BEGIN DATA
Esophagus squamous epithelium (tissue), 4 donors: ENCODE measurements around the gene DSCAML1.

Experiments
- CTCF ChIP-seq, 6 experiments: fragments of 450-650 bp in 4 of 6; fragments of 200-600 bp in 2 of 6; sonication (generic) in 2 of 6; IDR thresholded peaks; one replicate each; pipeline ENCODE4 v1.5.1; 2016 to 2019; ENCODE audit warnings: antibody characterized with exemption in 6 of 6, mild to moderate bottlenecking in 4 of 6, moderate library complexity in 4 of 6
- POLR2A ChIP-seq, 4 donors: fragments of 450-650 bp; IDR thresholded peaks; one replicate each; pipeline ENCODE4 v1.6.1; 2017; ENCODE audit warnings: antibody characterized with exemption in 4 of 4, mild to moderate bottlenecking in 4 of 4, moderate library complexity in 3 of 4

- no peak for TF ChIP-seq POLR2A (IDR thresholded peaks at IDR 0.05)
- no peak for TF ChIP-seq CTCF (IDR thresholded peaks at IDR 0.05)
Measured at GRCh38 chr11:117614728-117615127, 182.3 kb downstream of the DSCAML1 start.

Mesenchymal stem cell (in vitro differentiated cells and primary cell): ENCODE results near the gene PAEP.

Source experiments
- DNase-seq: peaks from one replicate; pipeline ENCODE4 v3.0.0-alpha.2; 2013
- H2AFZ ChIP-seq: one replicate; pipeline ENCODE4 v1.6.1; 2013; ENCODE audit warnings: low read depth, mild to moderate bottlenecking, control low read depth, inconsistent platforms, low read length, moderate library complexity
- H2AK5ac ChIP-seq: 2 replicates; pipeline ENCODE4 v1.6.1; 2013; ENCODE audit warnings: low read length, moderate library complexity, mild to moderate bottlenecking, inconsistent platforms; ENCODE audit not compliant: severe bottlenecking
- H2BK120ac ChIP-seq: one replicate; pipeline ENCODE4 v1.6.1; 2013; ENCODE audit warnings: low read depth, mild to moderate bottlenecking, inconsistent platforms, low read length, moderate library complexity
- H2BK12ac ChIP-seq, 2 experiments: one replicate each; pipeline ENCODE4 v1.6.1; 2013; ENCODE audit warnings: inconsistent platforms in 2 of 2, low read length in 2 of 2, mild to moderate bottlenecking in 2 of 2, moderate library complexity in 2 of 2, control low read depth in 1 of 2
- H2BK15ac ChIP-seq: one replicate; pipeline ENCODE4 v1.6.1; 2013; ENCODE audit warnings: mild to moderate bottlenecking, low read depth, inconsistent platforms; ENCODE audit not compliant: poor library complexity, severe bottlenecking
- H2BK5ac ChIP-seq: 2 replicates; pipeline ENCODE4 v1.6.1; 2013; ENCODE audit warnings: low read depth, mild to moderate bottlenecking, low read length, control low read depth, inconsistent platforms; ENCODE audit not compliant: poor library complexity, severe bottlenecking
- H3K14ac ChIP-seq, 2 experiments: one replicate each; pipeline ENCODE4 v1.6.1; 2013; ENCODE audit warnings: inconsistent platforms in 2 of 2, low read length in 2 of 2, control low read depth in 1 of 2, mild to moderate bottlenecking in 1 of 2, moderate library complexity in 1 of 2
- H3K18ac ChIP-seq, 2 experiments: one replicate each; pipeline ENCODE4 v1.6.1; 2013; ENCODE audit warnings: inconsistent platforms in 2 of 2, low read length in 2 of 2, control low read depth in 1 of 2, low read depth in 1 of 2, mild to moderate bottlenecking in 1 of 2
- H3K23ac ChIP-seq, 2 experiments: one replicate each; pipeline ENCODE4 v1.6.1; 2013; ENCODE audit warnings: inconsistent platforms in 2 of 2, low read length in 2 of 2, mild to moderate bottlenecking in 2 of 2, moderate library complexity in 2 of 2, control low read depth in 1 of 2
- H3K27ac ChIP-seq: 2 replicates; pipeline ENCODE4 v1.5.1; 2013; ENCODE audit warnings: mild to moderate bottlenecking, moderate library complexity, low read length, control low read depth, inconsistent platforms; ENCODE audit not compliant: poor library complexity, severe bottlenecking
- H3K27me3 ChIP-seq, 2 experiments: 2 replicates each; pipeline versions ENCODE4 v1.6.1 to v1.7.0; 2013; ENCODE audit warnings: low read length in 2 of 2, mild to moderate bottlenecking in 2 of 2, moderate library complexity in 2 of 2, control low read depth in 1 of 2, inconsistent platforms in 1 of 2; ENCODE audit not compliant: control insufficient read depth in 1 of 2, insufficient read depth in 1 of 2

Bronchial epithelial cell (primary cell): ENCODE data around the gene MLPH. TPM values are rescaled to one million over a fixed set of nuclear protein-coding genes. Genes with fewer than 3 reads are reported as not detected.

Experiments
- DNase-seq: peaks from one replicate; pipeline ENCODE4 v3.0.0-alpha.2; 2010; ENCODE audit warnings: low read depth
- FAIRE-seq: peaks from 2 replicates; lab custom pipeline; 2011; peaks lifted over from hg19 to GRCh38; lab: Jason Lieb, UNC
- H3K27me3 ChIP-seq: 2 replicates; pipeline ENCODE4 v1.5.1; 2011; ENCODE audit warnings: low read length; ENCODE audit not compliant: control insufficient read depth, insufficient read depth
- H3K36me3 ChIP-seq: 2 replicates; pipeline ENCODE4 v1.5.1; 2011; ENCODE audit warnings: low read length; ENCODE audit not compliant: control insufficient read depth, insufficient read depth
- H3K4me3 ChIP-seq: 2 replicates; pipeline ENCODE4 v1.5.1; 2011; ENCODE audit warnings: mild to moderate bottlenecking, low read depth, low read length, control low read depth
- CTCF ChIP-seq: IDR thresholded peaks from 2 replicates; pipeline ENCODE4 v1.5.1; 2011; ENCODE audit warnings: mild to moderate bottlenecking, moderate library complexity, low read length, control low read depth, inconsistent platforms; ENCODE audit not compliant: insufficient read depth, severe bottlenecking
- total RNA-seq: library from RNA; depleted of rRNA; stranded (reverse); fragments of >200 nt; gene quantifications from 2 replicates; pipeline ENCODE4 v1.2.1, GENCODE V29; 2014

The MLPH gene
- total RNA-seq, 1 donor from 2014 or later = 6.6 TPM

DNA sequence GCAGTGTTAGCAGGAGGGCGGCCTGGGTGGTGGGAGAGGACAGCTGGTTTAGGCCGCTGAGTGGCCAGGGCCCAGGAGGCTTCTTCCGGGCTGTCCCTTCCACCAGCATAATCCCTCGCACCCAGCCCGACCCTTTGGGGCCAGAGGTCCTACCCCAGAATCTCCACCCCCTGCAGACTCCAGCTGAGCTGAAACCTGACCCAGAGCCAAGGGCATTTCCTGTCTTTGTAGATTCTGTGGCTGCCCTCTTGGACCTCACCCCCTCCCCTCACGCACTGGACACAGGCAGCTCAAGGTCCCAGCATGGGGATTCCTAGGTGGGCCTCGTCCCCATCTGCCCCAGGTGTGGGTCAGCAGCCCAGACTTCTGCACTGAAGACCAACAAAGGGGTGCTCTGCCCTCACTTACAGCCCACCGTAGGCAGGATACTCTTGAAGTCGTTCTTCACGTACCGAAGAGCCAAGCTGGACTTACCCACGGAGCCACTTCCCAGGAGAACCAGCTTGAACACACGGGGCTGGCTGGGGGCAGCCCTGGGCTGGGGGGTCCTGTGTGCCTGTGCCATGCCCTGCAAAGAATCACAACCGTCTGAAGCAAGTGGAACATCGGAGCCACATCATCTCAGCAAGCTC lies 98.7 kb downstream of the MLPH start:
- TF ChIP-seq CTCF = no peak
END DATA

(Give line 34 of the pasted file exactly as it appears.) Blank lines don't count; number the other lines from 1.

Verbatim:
- TF ChIP-seq CTCF = no peak